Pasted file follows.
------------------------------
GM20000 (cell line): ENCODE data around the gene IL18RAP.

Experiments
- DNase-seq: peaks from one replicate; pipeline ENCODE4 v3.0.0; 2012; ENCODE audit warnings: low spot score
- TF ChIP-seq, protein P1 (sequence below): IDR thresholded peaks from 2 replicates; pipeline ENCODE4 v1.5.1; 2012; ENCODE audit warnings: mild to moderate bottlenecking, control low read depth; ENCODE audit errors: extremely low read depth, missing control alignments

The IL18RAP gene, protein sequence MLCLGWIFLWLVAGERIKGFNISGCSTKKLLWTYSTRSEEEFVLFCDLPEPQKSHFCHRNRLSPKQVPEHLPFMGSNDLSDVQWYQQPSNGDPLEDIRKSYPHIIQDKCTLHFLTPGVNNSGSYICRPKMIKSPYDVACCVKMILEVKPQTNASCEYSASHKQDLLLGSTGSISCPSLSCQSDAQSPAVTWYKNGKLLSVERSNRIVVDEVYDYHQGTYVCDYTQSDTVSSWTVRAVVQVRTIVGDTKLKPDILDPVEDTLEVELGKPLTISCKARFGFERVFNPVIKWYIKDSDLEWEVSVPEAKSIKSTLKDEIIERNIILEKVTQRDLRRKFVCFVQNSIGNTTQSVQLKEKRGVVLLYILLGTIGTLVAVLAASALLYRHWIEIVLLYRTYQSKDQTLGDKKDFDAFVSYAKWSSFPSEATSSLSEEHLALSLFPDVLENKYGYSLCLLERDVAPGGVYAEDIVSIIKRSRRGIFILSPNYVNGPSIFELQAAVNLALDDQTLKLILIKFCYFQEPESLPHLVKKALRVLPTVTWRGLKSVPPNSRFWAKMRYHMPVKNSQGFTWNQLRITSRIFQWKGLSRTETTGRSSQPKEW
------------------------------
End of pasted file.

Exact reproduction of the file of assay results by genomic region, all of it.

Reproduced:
GM20000 (cell line): ENCODE data around the gene IL18RAP.

Experiments
- DNase-seq: peaks from one replicate; pipeline ENCODE4 v3.0.0; 2012; ENCODE audit warnings: low spot score
- TF ChIP-seq, protein P1 (sequence below): IDR thresholded peaks from 2 replicates; pipeline ENCODE4 v1.5.1; 2012; ENCODE audit warnings: mild to moderate bottlenecking, control low read depth; ENCODE audit errors: extremely low read depth, missing control alignments

The IL18RAP gene, protein sequence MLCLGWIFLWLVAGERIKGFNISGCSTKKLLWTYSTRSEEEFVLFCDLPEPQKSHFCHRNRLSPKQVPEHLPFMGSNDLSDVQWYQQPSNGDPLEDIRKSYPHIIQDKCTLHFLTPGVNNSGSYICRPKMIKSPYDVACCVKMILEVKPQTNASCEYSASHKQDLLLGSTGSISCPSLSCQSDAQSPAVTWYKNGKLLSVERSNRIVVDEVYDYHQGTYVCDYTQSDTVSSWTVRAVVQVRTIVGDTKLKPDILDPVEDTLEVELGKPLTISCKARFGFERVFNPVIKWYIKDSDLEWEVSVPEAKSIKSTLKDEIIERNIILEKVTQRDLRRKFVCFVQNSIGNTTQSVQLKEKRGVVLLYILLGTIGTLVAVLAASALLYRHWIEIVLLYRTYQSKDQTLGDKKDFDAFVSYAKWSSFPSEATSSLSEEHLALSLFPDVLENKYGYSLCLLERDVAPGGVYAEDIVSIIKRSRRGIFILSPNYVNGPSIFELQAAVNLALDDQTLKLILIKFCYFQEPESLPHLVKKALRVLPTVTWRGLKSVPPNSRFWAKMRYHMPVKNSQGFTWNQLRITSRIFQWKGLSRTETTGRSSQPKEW